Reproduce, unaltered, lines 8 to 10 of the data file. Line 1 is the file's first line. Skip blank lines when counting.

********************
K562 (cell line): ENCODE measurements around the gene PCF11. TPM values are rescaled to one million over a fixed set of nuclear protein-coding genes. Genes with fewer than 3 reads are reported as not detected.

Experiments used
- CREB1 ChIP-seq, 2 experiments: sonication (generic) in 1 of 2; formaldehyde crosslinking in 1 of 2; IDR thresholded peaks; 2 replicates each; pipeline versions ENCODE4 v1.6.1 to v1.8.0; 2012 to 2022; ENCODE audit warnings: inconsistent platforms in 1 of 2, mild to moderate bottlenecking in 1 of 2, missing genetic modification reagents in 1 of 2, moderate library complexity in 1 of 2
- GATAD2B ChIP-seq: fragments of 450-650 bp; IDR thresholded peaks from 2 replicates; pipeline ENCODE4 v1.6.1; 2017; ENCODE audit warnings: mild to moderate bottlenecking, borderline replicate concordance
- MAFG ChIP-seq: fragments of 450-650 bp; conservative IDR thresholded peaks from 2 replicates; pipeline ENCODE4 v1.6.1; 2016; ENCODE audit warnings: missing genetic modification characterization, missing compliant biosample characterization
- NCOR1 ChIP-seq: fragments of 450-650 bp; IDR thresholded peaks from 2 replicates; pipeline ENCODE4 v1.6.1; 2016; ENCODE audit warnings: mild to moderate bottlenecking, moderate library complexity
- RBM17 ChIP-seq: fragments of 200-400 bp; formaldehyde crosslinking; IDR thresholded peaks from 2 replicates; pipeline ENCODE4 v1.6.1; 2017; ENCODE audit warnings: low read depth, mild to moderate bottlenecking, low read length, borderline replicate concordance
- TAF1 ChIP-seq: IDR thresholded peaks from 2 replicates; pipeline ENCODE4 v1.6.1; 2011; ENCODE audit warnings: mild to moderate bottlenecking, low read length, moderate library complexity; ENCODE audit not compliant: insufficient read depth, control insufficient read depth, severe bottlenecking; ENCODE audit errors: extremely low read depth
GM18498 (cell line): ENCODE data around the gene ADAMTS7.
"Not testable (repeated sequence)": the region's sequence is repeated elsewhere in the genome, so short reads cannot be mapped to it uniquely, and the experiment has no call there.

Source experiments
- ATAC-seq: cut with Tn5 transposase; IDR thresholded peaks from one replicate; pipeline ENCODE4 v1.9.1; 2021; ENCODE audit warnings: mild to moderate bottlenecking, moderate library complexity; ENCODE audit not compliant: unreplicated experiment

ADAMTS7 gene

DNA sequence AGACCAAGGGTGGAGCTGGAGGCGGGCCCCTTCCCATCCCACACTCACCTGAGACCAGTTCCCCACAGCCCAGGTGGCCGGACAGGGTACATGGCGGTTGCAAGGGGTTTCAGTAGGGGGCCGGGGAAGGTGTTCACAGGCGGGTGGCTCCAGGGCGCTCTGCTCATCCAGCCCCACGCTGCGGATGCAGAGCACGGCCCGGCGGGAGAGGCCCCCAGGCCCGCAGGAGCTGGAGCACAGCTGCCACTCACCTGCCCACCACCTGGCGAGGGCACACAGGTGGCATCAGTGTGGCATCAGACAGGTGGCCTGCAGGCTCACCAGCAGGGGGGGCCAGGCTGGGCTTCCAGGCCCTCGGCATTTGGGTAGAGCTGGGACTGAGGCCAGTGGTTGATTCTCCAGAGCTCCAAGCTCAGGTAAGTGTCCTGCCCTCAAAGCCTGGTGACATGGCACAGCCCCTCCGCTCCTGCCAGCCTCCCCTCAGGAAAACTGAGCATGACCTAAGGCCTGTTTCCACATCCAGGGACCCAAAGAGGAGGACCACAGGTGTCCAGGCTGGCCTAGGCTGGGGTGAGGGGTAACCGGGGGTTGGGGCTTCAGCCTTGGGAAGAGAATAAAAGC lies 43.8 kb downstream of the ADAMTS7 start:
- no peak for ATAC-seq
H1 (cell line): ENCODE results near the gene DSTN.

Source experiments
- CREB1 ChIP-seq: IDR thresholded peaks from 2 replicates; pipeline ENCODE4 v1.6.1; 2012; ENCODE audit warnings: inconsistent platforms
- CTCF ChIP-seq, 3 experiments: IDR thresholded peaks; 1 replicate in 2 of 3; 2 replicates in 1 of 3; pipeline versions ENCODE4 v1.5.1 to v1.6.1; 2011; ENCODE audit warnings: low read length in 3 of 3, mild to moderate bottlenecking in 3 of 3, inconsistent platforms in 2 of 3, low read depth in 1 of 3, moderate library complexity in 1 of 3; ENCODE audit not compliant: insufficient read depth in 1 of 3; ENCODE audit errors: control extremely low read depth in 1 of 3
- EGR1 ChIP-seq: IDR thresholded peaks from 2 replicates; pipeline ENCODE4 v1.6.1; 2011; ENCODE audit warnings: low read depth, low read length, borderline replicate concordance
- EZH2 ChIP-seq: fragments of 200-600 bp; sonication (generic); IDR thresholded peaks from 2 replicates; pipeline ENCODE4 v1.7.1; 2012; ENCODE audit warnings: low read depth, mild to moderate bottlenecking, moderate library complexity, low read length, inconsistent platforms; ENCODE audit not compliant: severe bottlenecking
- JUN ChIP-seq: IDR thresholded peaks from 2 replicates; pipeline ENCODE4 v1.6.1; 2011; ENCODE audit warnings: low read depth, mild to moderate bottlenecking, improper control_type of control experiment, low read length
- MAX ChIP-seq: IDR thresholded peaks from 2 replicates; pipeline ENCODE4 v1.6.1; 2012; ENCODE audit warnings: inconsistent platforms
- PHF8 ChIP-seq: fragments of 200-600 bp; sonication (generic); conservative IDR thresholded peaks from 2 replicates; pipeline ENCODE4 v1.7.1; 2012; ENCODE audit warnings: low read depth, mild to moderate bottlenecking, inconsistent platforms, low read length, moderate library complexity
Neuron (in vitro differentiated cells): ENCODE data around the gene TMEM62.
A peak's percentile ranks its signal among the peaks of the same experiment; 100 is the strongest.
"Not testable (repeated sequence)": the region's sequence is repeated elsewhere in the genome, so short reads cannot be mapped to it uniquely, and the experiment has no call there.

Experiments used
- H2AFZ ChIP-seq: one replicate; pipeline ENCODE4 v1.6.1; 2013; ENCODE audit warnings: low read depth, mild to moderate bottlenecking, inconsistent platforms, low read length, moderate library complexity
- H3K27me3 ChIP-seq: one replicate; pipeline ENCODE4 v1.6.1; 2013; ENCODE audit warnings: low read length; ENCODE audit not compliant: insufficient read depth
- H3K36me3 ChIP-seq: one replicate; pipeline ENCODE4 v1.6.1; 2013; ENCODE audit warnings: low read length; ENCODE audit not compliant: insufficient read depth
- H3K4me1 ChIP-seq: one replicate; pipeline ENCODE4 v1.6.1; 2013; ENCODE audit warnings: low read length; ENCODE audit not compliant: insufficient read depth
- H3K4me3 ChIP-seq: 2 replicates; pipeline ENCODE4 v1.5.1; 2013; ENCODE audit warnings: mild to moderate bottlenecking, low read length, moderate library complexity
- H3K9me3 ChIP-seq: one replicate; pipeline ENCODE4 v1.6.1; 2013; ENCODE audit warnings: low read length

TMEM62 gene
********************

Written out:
- TAF1 ChIP-seq: IDR thresholded peaks from 2 replicates; pipeline ENCODE4 v1.6.1; 2011; ENCODE audit warnings: mild to moderate bottlenecking, low read length, moderate library complexity; ENCODE audit not compliant: insufficient read depth, control insufficient read depth, severe bottlenecking; ENCODE audit errors: extremely low read depth
GM18498 (cell line): ENCODE data around the gene ADAMTS7.
"Not testable (repeated sequence)": the region's sequence is repeated elsewhere in the genome, so short reads cannot be mapped to it uniquely, and the experiment has no call there.